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Astronauts successfully depart the ISS aboard SpaceX Dragon, starting their trip home

NASA astronauts Bob Behnken and Doug Hurley have successfully undocked from the International Space Station, which is the first crucial stage of their return to Earth. Next, they’ll travel on a coast phase that will take them on a descent course back through the atmosphere from space, shedding speed as they prepare to deploy the parachutes of the SpaceX Crew Dragon spacecraft and drop into the Atlantic Ocean for recovery.

The undocking, coast and splashdown phase are all meant to be performed entirely via automation, with the control systems SpaceX designed for Crew Dragon managing the entire process, including burns to control the capsule’s travel away from the Station and its controlled descent through the atmosphere. While re-entering the atmosphere, the Dragon will undergo tremendous stress, and its angle of descent is intended to slow its velocity to the point where it can safely deploy those parachutes to slow its fall even further, all the while keeping Behnken and Hurley safe.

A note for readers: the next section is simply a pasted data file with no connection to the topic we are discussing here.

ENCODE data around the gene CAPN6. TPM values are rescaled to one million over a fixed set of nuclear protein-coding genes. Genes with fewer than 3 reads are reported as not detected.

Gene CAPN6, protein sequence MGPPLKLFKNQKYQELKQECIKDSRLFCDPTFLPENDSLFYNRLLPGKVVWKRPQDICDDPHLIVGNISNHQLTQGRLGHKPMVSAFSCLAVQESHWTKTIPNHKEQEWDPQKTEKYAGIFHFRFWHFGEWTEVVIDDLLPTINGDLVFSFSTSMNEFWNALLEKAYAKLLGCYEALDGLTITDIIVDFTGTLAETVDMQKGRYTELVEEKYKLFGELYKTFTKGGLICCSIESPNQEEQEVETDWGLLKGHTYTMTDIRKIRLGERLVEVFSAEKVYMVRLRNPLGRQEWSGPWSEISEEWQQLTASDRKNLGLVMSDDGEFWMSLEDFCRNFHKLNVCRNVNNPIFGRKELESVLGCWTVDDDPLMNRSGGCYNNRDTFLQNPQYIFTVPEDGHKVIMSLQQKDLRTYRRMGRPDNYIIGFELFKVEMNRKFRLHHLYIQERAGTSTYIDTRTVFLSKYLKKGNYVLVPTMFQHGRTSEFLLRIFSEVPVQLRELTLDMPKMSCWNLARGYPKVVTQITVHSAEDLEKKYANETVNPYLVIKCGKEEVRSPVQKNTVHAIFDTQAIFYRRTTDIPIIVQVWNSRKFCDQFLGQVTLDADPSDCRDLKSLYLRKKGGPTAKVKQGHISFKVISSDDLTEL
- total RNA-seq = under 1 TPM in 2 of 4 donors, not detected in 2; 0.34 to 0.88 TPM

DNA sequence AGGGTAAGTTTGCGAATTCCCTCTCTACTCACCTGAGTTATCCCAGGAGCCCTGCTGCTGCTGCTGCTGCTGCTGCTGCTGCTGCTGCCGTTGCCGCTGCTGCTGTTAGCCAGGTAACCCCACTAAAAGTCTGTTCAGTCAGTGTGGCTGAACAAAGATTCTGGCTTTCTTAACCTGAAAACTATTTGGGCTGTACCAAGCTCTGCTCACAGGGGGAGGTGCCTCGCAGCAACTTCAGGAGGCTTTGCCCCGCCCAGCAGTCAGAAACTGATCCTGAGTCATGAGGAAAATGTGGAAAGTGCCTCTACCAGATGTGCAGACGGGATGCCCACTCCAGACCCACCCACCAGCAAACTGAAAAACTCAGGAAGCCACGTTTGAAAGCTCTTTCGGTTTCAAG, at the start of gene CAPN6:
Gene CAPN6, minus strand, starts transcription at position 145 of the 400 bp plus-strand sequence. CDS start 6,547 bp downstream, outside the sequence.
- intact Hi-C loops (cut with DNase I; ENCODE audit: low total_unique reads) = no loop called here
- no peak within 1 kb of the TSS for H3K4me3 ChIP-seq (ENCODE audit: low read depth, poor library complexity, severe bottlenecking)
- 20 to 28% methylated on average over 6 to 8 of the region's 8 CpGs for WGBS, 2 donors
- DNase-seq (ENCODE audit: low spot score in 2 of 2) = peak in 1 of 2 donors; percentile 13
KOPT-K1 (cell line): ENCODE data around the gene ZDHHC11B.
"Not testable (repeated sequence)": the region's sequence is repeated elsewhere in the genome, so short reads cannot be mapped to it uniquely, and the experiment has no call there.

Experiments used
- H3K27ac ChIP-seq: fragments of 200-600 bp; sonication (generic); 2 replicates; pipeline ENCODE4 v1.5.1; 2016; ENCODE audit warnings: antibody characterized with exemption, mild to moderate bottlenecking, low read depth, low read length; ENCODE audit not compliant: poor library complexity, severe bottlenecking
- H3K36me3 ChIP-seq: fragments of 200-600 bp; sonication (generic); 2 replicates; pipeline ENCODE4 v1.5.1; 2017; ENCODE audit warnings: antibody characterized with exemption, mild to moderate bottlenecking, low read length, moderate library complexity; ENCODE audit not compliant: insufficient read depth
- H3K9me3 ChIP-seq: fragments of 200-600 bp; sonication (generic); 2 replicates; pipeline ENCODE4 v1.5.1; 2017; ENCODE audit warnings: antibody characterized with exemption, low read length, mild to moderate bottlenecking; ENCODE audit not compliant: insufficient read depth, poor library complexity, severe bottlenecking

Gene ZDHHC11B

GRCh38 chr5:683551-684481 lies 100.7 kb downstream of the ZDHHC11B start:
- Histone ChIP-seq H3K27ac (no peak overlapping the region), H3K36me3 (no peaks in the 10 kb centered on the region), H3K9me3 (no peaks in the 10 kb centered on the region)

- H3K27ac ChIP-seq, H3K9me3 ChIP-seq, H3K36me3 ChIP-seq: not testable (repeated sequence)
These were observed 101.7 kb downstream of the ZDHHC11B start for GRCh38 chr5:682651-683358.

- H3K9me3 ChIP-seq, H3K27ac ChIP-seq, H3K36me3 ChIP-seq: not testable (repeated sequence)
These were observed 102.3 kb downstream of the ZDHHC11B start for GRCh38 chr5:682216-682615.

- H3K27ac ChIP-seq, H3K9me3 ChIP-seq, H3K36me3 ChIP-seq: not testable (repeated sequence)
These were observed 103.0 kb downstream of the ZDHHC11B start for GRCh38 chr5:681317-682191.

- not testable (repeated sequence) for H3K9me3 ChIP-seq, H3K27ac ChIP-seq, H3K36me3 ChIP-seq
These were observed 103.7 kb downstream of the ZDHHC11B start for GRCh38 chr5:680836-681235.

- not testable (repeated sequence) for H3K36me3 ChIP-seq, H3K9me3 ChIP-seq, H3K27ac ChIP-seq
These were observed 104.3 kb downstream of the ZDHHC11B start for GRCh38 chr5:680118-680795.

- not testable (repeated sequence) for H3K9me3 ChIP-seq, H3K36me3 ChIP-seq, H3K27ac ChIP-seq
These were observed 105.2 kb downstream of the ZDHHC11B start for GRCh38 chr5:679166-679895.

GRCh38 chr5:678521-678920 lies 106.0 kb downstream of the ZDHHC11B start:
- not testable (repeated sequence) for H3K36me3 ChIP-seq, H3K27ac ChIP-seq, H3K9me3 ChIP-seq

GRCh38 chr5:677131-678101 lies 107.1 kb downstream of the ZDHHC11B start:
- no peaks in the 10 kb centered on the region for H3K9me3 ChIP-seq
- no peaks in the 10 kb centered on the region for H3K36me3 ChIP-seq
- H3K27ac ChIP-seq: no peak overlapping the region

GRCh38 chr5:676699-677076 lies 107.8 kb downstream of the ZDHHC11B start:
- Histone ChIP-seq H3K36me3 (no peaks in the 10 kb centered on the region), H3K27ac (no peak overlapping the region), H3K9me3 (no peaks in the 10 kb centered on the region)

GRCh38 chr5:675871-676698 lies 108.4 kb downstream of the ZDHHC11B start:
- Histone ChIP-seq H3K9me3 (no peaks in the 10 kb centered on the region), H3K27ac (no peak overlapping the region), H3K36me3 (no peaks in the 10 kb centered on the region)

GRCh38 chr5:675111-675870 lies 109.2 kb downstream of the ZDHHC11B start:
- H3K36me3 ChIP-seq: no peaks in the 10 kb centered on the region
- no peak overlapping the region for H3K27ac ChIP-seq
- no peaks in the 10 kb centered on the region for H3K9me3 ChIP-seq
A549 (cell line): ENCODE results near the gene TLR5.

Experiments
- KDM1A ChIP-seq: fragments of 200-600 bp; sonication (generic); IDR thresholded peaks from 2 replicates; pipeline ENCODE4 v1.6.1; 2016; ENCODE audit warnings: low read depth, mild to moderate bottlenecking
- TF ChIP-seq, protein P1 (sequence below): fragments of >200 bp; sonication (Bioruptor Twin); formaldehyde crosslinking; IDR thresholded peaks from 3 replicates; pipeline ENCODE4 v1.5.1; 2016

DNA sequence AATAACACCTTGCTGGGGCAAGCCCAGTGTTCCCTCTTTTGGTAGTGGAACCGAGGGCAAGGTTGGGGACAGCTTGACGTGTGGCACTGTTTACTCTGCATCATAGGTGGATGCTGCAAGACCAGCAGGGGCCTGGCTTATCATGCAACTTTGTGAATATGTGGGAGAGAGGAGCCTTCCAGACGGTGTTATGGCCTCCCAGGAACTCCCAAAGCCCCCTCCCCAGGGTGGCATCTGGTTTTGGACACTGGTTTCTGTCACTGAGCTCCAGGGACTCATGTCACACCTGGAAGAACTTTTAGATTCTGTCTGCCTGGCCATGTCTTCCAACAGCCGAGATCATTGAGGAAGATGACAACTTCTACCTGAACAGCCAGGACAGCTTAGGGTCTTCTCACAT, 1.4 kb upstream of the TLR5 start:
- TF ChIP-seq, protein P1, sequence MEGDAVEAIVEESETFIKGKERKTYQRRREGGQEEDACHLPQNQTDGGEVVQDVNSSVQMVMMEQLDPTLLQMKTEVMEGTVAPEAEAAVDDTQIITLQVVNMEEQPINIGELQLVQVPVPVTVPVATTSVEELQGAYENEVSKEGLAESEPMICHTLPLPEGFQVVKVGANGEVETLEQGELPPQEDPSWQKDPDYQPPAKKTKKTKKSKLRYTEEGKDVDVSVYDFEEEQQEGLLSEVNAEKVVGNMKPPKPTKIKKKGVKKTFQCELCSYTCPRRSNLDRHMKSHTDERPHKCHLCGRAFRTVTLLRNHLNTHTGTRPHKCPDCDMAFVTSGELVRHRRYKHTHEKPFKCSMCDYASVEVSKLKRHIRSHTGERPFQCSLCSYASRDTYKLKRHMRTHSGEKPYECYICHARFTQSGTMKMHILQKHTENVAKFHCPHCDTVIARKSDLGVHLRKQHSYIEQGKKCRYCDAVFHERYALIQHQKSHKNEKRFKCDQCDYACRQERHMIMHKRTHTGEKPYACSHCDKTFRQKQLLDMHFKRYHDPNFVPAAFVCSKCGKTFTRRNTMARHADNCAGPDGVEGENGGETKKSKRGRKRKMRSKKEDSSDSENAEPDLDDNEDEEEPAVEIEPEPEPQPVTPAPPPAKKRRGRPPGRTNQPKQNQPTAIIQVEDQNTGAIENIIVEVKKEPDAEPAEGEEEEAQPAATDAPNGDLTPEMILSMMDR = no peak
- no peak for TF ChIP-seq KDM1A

The coast phase will take many hours, with SpaceX and NASA expecting the eventual splashdown of the capsule happening sometime around 2:42 PM EDT (11:42 PM PDT) tomorrow, Sunday August 2.

This is the final phase of SpaceX’s Demo-2 mission from its Commercial Crew program with NASA, which is the qualification program that the agency requires to certify Crew Dragon for regular operational missions taking astronauts to and from the station. Behnken and Hurley launched on the first part of this historic mission, which is the first to see humans fly aboard a SpaceX spacecraft, on May 30, and have spent the intervening months on the Space Station contributing to regular crew missions.